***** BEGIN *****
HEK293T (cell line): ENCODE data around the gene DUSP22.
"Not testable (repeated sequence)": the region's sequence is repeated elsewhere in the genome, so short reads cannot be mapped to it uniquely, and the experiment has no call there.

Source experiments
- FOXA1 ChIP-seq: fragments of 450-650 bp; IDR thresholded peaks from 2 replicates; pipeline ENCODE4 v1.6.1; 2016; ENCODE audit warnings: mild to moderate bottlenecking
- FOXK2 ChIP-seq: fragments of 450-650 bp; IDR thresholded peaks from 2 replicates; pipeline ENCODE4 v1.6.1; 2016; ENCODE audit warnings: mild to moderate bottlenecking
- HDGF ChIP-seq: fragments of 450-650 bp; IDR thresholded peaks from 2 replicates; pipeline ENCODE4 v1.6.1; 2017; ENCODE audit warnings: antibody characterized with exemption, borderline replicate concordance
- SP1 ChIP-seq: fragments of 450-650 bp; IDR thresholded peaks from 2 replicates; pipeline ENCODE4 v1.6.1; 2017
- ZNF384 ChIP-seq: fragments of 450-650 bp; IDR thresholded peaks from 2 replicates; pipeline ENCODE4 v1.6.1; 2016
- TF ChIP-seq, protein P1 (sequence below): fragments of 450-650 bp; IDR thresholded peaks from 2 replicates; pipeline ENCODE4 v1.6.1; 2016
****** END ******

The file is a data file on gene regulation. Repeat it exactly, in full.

HEK293T (cell line): ENCODE data around the gene DUSP22.
"Not testable (repeated sequence)": the region's sequence is repeated elsewhere in the genome, so short reads cannot be mapped to it uniquely, and the experiment has no call there.

Source experiments
- FOXA1 ChIP-seq: fragments of 450-650 bp; IDR thresholded peaks from 2 replicates; pipeline ENCODE4 v1.6.1; 2016; ENCODE audit warnings: mild to moderate bottlenecking
- FOXK2 ChIP-seq: fragments of 450-650 bp; IDR thresholded peaks from 2 replicates; pipeline ENCODE4 v1.6.1; 2016; ENCODE audit warnings: mild to moderate bottlenecking
- HDGF ChIP-seq: fragments of 450-650 bp; IDR thresholded peaks from 2 replicates; pipeline ENCODE4 v1.6.1; 2017; ENCODE audit warnings: antibody characterized with exemption, borderline replicate concordance
- SP1 ChIP-seq: fragments of 450-650 bp; IDR thresholded peaks from 2 replicates; pipeline ENCODE4 v1.6.1; 2017
- ZNF384 ChIP-seq: fragments of 450-650 bp; IDR thresholded peaks from 2 replicates; pipeline ENCODE4 v1.6.1; 2016
- TF ChIP-seq, protein P1 (sequence below): fragments of 450-650 bp; IDR thresholded peaks from 2 replicates; pipeline ENCODE4 v1.6.1; 2016